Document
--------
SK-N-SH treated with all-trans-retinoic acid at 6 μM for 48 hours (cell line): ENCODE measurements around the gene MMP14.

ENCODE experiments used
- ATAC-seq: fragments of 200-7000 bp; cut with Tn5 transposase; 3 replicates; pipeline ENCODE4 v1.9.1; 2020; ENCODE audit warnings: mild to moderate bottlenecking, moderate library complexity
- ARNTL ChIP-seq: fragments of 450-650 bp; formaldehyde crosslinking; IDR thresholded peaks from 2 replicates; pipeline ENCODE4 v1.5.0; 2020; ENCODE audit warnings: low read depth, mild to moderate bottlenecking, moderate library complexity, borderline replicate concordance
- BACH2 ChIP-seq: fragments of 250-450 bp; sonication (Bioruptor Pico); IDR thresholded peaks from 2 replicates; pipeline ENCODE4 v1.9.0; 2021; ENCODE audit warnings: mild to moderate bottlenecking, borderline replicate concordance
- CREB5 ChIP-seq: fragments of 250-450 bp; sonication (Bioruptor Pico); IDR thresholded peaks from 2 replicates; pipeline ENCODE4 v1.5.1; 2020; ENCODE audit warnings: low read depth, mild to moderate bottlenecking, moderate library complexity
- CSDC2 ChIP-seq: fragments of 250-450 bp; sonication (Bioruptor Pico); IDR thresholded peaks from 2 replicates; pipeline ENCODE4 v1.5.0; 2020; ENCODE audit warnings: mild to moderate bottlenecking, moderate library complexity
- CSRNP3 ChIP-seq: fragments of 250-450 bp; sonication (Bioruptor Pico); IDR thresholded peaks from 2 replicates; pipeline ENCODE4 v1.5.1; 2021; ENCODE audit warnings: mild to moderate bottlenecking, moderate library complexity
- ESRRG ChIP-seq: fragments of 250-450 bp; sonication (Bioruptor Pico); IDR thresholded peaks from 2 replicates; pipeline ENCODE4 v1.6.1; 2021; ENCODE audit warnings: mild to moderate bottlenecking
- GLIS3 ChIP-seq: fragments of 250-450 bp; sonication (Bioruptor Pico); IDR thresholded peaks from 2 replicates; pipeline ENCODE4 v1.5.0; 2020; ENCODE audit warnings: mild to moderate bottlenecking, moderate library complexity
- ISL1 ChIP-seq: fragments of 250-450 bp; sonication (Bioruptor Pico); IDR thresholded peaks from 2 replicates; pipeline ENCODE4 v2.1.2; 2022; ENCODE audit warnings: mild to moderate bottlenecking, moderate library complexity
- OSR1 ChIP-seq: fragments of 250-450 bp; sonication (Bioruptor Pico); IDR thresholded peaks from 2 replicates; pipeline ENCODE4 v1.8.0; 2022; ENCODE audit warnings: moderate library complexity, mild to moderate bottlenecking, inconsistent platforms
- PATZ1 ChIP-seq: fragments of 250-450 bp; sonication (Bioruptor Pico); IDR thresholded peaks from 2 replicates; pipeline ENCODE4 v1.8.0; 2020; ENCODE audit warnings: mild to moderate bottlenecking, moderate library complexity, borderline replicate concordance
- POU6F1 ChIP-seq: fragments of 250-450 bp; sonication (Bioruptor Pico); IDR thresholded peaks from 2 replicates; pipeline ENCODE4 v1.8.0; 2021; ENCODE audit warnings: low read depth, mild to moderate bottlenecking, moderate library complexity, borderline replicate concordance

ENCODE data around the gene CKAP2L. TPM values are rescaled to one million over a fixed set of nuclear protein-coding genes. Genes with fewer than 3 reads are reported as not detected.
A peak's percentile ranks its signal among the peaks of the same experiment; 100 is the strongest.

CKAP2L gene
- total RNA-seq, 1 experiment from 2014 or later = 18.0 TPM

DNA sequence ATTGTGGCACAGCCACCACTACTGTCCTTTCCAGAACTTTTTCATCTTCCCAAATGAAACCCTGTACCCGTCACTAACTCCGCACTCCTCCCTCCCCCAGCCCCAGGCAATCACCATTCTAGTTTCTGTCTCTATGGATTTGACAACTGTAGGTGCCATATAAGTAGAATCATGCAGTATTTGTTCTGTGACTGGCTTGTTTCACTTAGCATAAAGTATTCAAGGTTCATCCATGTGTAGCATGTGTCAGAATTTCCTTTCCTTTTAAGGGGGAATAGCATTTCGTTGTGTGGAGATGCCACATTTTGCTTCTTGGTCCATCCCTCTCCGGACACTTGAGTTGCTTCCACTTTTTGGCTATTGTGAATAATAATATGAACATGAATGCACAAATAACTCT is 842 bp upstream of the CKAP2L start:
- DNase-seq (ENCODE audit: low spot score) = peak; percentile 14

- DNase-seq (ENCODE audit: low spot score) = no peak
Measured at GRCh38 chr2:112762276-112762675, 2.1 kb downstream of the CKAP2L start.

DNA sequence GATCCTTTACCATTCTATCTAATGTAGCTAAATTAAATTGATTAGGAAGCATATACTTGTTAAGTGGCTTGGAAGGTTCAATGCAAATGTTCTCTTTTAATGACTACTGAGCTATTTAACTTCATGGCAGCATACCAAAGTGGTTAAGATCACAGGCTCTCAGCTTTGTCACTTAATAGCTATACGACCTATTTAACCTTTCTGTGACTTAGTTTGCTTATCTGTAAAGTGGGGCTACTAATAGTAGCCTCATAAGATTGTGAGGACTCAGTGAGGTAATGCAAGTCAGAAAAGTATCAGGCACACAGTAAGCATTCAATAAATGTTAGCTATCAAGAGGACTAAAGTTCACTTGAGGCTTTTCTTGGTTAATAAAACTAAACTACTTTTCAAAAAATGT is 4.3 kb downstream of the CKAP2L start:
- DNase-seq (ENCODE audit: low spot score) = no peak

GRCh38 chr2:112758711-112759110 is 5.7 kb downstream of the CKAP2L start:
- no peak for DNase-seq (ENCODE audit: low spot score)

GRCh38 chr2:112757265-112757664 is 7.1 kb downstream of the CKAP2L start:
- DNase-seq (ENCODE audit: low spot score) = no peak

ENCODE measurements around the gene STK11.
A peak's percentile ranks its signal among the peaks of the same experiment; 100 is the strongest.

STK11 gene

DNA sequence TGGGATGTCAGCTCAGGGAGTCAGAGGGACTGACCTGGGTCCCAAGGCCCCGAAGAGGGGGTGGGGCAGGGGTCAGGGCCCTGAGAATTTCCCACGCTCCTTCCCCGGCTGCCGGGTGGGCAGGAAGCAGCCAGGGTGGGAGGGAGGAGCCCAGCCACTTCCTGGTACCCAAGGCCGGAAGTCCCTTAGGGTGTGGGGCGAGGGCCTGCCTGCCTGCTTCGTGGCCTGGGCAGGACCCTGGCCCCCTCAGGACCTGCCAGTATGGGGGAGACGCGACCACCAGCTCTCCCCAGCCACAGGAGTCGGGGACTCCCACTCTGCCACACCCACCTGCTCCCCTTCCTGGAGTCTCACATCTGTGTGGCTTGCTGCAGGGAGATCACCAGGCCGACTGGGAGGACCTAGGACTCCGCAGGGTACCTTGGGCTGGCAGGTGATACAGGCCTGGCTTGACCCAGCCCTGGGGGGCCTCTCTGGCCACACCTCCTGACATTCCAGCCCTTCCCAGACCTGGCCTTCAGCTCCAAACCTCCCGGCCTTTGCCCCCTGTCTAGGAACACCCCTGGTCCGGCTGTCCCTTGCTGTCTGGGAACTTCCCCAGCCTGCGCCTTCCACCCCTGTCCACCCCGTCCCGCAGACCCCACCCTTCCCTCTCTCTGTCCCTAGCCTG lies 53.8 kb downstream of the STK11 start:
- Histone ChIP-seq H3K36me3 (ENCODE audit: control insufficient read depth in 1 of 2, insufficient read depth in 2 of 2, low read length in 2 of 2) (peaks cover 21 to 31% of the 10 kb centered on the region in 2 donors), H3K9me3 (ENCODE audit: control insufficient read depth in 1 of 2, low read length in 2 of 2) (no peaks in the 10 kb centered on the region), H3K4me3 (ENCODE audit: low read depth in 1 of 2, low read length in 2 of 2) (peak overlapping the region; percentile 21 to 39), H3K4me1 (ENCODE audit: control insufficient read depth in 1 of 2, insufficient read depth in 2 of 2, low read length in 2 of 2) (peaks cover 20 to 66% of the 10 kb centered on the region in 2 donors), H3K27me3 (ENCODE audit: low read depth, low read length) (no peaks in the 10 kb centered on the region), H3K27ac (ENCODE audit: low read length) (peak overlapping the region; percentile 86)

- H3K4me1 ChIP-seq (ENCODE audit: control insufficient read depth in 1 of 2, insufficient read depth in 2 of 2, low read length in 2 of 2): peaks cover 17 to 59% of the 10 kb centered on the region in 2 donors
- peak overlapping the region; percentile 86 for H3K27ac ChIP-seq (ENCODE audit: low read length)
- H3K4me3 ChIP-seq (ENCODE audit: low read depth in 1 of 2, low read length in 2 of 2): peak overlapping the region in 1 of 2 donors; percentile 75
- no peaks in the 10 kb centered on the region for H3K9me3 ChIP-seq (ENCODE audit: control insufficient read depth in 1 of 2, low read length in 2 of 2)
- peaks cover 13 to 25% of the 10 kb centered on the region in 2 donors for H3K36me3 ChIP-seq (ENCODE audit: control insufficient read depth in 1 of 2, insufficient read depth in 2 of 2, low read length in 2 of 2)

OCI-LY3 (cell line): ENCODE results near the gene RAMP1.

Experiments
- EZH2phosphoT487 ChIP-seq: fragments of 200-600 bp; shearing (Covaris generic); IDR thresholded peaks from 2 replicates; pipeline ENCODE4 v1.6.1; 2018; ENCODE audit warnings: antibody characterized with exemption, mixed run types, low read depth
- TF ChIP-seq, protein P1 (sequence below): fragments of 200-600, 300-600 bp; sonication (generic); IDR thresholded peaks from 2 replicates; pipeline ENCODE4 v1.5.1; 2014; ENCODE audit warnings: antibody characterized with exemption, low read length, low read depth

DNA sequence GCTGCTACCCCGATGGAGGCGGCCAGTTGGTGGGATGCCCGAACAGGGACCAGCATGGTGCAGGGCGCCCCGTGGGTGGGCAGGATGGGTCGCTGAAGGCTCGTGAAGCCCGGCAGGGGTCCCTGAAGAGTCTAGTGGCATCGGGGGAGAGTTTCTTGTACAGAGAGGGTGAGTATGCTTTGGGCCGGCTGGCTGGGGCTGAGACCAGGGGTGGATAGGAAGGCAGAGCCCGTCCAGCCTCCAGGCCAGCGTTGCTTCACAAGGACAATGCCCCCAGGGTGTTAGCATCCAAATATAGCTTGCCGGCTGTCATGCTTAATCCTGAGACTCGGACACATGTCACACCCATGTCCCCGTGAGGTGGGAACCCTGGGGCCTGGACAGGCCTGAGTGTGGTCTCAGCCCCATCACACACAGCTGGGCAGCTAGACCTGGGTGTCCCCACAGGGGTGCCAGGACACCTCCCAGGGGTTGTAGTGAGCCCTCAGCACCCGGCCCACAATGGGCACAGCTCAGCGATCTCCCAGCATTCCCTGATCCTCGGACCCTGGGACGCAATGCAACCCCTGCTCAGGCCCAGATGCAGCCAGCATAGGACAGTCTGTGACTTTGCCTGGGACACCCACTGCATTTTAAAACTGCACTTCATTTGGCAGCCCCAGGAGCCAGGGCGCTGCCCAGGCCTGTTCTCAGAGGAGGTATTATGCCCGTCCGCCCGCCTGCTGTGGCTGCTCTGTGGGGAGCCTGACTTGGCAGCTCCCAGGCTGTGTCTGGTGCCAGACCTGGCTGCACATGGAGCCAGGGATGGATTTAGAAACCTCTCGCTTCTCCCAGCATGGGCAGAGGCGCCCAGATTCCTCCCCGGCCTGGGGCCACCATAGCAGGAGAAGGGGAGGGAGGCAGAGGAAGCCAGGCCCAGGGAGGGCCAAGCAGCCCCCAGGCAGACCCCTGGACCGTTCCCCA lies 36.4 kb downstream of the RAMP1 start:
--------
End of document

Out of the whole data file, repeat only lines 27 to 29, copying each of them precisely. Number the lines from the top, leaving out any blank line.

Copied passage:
GRCh38 chr2:112757265-112757664 is 7.1 kb downstream of the CKAP2L start:
- DNase-seq (ENCODE audit: low spot score) = no peak

ENCODE measurements around the gene STK11.